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Discussion in 'The Observation Bar' started by Lady Day, Apr 21, 2009.
So good of them to pre-own that car for you.
So, at the end of the day, when all is said and done, we are reticent to criticize the speech of others, irregardless of grammar.
Since a new car is not pre-owned, that means that it has no owner, and should be free for the taking.
I run that by the guy at the Mercedes-Benz dealership.
By the time I hear something that annoys me, it has become established in usage. For the past year or so, I have been hearing "price point" when the speaker actually means the "price" of something. Price point is a point on a scale of possible prices for a product, whereas price is the monetary value of a good or service. I guess the speaker thinks it sounds more official to use a fancier term for a simple word.
so moving forward.
"Pre-loved." Will the former owner demand visitation rights?
That’s my guess, too.
Related to that, has anybody really ever been persuaded to purchase a product because its "price point" is $39.99 and not the outrageous amount of 40 bucks?
I've seen car dealers with newspaper ads where every vehicle is priced at $XX999.95. This foolishness alone makes me less, not more likely to deal with them.
I agree - personally, it drives me nuts. But true or not, there are decades of surveys and behavioral studies that argue it genuinely works as people view those items as less expensive than the slightly higher rounded number and will, thus, buy more of whatever it is if it is priced right below a round number with a higher price "handle."
I have argued in pricing meetings for years that it makes the company look sleazy / low rent - like we are trying to trick the customer (and think they are stupid), but the market-research guys would always come in with their evidence and almost always win the day.
I think it's a short-term or narrow view - to wit, we get some more sales, but it misses the bigger picture as it's just another thing that adds up (in a not positive way) to how customers view your company and your products.
Here's another annoyance, "very unique" "quiet unique" "almost unique" Its either unique or not.
On NPR, most of the interviewees, at the end of the interview, and in response to the interviewer saying, "Thank you," will respond by saying, "Thank you," instead of saying "you're welcome." Or if the interview was mutually beneficial, they could say, "You are certainly welcome; thank you for having me."
Of course this isn't the only thing I find annoying on NPR.
Yeah, I don’t tune in nearly as frequently as I once did, although I don’t know if it’s that they’ve slipped or that I’ve changed. A bit of both, I suppose.
I was torn between laughing and screaming one day recently when an announcer on a local NPR affiliate uttered an almost incredibly awkward string of copy, written so as to say “people experiencing homelessness” rather than “homeless people” or just “the homeless.”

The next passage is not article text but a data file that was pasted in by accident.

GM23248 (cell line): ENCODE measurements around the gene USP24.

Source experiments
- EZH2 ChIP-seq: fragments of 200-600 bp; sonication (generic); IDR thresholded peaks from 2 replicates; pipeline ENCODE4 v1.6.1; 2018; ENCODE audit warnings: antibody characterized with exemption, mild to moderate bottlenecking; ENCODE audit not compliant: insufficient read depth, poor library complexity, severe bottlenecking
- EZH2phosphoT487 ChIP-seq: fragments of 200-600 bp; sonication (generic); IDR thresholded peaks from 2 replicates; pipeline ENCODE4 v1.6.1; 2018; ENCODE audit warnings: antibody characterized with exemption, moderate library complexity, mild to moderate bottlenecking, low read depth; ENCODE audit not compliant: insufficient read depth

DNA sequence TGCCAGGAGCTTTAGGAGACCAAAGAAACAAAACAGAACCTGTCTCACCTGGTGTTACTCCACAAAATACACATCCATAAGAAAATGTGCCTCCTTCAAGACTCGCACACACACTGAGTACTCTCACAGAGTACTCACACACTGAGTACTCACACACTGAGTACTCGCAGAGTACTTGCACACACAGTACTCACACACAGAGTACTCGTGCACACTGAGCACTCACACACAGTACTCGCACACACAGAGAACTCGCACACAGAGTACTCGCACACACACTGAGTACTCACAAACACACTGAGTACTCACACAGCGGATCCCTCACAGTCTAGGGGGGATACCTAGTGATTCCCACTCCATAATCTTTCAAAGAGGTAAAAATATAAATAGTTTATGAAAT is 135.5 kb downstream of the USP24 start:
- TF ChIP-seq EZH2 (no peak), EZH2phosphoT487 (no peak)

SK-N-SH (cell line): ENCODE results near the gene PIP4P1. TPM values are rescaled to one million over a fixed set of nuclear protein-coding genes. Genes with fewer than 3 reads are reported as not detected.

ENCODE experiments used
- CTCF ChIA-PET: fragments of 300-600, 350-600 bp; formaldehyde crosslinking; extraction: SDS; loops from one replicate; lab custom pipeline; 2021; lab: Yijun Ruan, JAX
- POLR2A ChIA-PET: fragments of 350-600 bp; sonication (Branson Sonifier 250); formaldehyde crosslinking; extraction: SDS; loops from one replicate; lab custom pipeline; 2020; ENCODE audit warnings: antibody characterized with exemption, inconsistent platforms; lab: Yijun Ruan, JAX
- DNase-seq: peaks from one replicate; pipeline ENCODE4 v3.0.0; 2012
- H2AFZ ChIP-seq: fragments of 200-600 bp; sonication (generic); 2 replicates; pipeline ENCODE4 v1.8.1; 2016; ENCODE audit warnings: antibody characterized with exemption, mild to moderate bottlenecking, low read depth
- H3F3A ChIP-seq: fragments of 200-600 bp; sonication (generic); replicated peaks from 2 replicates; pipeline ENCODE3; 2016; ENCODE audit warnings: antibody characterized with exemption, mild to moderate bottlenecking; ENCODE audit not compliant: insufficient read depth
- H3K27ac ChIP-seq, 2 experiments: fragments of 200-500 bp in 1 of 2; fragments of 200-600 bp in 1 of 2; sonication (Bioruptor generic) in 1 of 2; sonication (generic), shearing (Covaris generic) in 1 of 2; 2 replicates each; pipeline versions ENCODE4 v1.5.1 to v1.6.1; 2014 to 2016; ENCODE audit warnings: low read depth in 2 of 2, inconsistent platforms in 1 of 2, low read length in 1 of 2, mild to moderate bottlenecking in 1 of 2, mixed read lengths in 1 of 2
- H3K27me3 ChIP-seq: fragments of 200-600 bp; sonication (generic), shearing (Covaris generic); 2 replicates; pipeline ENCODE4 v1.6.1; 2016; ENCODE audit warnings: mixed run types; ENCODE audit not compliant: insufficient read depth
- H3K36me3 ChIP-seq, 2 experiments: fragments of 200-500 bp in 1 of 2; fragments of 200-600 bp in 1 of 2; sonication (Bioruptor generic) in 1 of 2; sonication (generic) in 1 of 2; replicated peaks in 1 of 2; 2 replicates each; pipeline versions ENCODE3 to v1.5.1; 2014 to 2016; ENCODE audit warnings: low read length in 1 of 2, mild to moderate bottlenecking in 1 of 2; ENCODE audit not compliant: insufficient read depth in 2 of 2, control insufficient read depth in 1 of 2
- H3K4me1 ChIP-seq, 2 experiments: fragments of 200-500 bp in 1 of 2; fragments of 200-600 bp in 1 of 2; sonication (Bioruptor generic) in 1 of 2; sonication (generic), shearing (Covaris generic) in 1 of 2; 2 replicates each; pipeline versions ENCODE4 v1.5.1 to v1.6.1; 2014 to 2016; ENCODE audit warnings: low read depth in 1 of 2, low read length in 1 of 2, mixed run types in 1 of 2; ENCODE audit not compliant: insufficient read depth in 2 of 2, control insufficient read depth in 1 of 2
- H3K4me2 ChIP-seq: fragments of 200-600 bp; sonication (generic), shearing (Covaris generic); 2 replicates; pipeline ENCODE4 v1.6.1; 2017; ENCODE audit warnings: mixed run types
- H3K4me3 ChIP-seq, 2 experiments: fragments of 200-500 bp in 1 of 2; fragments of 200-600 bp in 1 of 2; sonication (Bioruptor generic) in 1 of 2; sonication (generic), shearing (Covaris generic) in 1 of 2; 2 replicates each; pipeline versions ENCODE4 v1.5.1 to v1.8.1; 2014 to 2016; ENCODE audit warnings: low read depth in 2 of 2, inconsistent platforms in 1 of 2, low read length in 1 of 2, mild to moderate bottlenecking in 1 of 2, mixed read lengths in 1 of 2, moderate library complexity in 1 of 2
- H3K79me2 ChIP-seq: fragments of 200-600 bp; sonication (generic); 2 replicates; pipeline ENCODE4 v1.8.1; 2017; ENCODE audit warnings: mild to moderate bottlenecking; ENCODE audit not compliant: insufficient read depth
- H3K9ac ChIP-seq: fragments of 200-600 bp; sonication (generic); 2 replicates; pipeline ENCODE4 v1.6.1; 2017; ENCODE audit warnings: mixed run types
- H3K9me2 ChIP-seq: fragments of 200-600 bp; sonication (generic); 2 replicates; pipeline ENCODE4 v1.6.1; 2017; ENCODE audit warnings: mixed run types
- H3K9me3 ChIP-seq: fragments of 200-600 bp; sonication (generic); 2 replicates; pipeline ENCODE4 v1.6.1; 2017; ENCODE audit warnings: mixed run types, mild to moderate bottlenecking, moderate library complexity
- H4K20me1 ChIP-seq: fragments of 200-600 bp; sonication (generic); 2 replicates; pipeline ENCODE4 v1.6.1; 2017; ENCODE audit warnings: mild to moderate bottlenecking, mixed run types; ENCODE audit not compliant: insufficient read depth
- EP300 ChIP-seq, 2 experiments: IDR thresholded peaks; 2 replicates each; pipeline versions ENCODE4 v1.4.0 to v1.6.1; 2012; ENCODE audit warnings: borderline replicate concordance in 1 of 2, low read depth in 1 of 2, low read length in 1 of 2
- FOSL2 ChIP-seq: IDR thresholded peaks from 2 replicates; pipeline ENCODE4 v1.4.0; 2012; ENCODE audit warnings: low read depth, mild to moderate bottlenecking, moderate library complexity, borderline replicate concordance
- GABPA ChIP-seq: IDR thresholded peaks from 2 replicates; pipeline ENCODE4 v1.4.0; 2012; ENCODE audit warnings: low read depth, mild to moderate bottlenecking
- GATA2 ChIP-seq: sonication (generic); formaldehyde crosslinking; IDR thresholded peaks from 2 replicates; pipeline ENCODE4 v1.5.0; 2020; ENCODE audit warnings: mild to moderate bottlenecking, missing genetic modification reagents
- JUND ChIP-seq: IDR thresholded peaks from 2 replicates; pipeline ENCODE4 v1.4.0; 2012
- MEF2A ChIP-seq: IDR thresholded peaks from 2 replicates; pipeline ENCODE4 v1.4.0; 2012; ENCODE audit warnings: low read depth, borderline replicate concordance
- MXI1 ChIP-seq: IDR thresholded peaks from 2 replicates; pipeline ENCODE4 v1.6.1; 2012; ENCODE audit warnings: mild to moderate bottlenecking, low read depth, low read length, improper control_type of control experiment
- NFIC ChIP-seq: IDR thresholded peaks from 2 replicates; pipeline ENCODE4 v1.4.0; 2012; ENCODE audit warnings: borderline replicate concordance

It was apparent the directive came from on high.
So, in the spirit of same, I am no longer an old bald white guy. I’m a person experiencing seniority, and a person experiencing alopecia, and a person experiencing paleness, and a person experiencing maleness.
In every book on broadcast technique published when radio was a living, breathing thing as opposed to the post-media-consolidation zombie that it now is, announcers were specifically warned against thanking speakers for their comments, because it sounded trite and meaningless. They were advised to simply say "you've heard so and so, speaking on such and such a topic." Then give the system cue and get off the air, simple as that. No false geniality, please.
Using the passive voice in news copy was considered a mortal sin until the lawyers, "programming consultants," and marketing experts took over the business.
Passive voice has its place, which is generally to put the emphasis on the object rather than the subject.
But yeah, it’s otherwise best avoided — it’s just plain wordy and potentially confusing.
I’d wager that most folks couldn’t tell you just what passive voice is. So here goes: In passive voice, the subject of the sentence is acted on by the verb. The “mark of passive voice” is some form of the verb “to be” followed a past or past participle.
Easy example ...
Active voice: The dog bit the man.
Passive voice: The man was bitten by the dog.
The most recent buzzword sticking in my craw: Makerspace.
I'm all in favor of the concept, I was just reading about a cooperative that sets up space and equipment for various craftspeople and such and it sounded great. But it's a workshop, for pity's sake. We've been calling it that for eons, it's a good term, leave it.
It rankles because it takes a page from the techie manual of recent decades: make up a term for something that already exists and pretend you've invented something unprecedented because you came up with the video-game version. It all seems to fall into line with that "disruptive" nonsense that I'm always hearing about.
"Makers Pace" -- speedup on the assembly line.
I believe your mention of “makerspace” is the first I’ve read or heard it. We can hope it’s the last, but that’s just me being wishful.
That's right up there with another completely worn out buzzword, "artisanal", which is ridiculous enough on most any of the things it is used on but when I saw it on bologna I knew we had gone over the edge.
I don't read "The New Yorker", but every now and then I see one of the cartoons. One that stuck in my mind shows a waiter and a customer seated at at table. The customer says, "Oh, bring me anything, so long as it's artisanal."